0min ~ 1.22— (rad; circular aperture; X ^ d) (5.8)

d where X is the wavelength of the incoming radiation and d is the diameter of the mirror or antenna. A sketch of the appearance is presented in Fig. 7. This is called the Airy diffraction pattern, and the inner part, within 0min is called the Airy disk.

The diffraction phenomenon is equivalent to saying that the antenna can not distinguish the arrival directions that lie within angles 0min ~ X/d of the source directions; the two sources can not be resolved if they are closer together than this angle. (Even so, with sufficient signal, the response will be broadened or asymmetric, possibly revealing the presence of the second source.) As shown in Fig. 6d, the angle 0min corresponds to a shift of phase of only one wavelength across

Figure 5.7. Approximate appearance of the Fraunhofer diffraction pattern from a parallel beam imaged through a circular aperture. The radius of the first minimum (black) is 0m;n where sin 0min « 1.22 k/d for k ^ d. The inner bright circle is called the Airy disk.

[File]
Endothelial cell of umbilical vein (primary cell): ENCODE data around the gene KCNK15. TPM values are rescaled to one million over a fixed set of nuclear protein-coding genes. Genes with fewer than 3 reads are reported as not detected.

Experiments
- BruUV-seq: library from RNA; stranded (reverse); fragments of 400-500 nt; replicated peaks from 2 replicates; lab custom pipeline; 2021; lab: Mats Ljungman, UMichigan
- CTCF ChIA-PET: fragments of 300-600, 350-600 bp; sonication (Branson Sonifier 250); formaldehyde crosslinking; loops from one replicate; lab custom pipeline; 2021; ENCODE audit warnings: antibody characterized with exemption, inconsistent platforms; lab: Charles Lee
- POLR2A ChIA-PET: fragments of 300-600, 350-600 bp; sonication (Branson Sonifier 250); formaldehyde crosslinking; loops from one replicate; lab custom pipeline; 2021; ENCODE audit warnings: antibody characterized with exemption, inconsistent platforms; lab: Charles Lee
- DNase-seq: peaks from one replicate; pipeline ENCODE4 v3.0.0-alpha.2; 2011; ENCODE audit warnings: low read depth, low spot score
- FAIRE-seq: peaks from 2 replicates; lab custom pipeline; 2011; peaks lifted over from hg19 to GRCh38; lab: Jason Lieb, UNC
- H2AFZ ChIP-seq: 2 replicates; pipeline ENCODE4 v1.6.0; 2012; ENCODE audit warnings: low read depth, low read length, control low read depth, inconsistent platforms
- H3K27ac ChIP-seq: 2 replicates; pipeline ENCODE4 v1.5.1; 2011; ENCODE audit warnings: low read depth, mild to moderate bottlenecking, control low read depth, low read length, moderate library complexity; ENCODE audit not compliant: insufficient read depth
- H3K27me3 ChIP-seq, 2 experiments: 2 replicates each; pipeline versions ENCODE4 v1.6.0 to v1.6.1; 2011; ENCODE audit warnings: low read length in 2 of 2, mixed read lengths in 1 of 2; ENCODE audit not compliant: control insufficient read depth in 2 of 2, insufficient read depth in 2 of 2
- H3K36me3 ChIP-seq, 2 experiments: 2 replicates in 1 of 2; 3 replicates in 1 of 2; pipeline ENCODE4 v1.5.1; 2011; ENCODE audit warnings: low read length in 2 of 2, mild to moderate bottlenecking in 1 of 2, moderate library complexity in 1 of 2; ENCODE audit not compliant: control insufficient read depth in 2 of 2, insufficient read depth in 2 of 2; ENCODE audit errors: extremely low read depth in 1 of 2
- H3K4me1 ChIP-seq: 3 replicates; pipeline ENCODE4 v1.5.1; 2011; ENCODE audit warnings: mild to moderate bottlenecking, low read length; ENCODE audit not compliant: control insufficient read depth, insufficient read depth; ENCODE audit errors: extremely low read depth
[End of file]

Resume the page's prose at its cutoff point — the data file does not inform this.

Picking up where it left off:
the face of the telescope. This is an easy way to remember and rederive, approximately, the expression (6) or (8). One can think: "the telescope can not distinguish incident angles that yield less than 1 wavelength phase shift across the face of the telescope. The uncertainty in arrival direction is thus ~k/d.

Radio resolution

Diffraction is the primary factor that limits the resolution of radio telescope beams. For example, a 16-m dish antenna observing at v = 100 MHz (k = c/v = 3m) has a diffraction pattern, or half beam width, of k3

0min « 1.22— = 1.22— = 0.23 rad = 13° (radio) (5.9)

d 16

which is terrible! Observations at 5 GHz (k = 0.06 m) yield resolution improved by a factor of 50, or ~1/4 degree, comparable to the angular radius of the moon,

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